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Had a similiar situation to yours (and still kinda have). Was level 15, had N5 and N4 grammar all covered and wanted to start reading. Graded Readers were way to easy, though. These are suited better for levels 10-15 imho (lvl 4 GRs are an okay first choice i guess). Slice-of-life manga like yotsubato and flying witch were actually on the doable, yet not too easy side. But they were kinda boring (i´m more into fantasy stuff), so i dropped them. Then i went on to NHK easy and since then it has been very beneficial for my reading! Currently going through 4 articles per day, and i don´t even need 5 minutes for some of them. I swear, these corona virus articles are so frequent, i feel i´m almost reading them at native level at this point lol. Thing is - this, too, is becoming way too easy just like the GRs, so i tried Satori Reader, which is an alright help. A bit hit or miss, though, when it comes to useful vocab and interesting reads i assume.

My next step is learning via video games. From what i´ve seen, Ace Attorney in JP looks challenging but doable, so it´s in a good sweetspot i feel like. Lawyer vocab is interesting to me as well, so that helps!

So what you can take away from this: NHK easy (mainly for reading speed) and generelly stuff you´re interested in (visual novels seem like a good choice, if you´re into that). The beginning is always the hardest part.

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After finishing genki 1 I have started in of the absolute beginner clubs and I am right there with you in regards to understanding nothing! I have to plug most sentences into a word by word translator and put the pieces of the puzzle together that way. I think its pretty useful though, you get to see more “natural” sentences as opposed to ones created specifically for your lesson like in Genki. The book clubs on here are definitely a big help to beginners, as they have experienced people tweaking your translations.

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I jumped in with NHK Easy News. Short articles, furigana, word definitions, audio, etc. Very practical.

Still took a while to get used to - at first there were a lot of words I constantly had to look up. But the more you practice the better you get.

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Seconding starting with graded readers! I started them while I was going through Genki I and found them easy to read. Once I finished Genki I and level 1 of the graded readers I was using, I jumped into manga. I’d really recommend starting with a simple manga that you’ve already read before in your native language. I’m reading 黒子のバスケ which I watched the anime of years ago when it came out. You don’t have to worry about getting lost because you already know the story, but it’s good reading practice with something you already know you like.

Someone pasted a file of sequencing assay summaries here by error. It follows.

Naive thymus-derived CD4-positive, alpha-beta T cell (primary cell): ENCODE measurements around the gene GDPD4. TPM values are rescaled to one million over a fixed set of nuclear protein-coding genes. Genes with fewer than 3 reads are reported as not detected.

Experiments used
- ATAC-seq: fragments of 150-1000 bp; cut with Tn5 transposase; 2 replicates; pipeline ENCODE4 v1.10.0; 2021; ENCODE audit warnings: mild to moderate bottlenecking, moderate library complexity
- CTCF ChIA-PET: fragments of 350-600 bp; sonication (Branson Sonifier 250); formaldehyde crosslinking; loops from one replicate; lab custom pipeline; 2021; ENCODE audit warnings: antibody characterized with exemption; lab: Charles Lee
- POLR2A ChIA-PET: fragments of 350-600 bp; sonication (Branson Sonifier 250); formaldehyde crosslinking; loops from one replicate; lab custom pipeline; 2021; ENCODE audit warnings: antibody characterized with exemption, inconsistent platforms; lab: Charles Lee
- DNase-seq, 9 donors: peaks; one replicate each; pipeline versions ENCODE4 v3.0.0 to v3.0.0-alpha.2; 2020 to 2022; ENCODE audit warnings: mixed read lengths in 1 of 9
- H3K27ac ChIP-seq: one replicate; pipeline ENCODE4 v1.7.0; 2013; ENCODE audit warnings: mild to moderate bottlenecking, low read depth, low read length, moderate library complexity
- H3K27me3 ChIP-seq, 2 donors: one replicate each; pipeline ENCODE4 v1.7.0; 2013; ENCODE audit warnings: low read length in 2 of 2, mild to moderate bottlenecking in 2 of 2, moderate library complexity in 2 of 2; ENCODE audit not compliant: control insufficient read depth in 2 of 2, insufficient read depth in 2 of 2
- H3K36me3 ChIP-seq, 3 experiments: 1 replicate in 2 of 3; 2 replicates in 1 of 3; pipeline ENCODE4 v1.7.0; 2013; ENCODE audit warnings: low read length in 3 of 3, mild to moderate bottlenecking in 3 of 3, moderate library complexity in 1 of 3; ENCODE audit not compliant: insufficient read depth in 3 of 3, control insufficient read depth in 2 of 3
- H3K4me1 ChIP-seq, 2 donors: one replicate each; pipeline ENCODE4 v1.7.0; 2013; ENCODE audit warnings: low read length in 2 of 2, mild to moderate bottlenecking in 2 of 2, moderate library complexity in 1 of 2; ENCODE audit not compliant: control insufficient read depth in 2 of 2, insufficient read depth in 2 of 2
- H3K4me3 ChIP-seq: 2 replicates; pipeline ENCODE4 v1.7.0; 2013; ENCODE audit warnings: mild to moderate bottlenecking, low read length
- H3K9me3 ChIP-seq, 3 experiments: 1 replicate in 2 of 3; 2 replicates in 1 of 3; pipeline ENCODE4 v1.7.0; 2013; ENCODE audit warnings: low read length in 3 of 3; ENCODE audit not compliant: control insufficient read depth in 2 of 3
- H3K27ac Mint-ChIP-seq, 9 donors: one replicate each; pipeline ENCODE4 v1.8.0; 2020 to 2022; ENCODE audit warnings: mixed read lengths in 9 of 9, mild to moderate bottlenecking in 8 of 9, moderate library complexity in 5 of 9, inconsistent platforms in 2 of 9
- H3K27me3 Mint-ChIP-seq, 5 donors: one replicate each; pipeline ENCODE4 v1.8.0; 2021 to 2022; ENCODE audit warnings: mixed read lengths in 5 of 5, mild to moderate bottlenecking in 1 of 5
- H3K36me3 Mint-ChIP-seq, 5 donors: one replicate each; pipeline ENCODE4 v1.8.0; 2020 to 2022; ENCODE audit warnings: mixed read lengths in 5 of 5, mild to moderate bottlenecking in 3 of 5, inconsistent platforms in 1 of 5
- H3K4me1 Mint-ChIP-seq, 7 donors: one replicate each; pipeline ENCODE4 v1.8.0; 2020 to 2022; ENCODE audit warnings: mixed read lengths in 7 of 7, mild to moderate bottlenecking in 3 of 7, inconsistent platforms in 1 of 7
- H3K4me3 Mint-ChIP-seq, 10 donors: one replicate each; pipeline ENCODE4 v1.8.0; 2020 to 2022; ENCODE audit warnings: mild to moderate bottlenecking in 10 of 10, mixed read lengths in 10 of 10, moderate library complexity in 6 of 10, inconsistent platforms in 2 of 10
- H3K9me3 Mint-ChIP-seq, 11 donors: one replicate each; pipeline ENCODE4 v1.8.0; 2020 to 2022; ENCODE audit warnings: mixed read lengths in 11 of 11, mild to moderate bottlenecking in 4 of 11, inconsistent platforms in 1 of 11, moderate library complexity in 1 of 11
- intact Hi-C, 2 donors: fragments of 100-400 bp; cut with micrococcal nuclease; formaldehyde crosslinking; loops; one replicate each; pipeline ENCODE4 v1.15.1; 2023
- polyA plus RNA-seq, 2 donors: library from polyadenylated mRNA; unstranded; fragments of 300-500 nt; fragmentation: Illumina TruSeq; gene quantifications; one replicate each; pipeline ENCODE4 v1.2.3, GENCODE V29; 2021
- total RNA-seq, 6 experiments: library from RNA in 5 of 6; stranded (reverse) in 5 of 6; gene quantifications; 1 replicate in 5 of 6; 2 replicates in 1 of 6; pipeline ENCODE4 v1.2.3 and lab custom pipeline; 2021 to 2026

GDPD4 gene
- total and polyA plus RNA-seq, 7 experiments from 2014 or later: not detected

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My first experience is the absolute beginners book club, we are currently reading なぜ?どうして?科学のお話. I just started, and although its difficult and there is a lot of google translating, japandict or seeing other’s translations in the thread it definitely helps. For example some vocab just gets ingrained in you like I learned the word part(部) before encountering it in WK.
I think just do it, and join a club.

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Can I recommend the “Free Online Resources” tab of this thread?

You will find there such wonders as free graded readers (already mentioned by others), PIBO, Wasabi, NHK News Easy, Watanoc…

You can read a certain amount of the content on Satori Reader for free.

There is also the free EhonNavi collection and an associated club on the forums - it doesn’t have a fixed schedule, but you might find it motivational regardless, and can get help there.


I got started out with some random bilingual books, and then I read Flying Witch (pretty slowly) on my own, and then I joined the Beginner Book Club. If you find an eBook that we’ve read in the past available free from BookWalker or wherever, the vocabulary sheet and historic grammar discussions will still be invaluable.

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If you are interested in manga, there is a few free issues on here. helps to have a visual aid sometimes. it has chapters from some popular manga like One Piece, Assassination Classroom, and others.

The problem though: you can’t highlight text, so looking up words would be a bit hard.

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You might want to check out kindle. Most of it isn’t free, but most (if not all) books/manga have free samples, which will give you a good idea of how much you will understand before you have to pay. The in app dictionary is also pretty helpful (though it sometimes fails to recognize conjugated words, particularly in kana).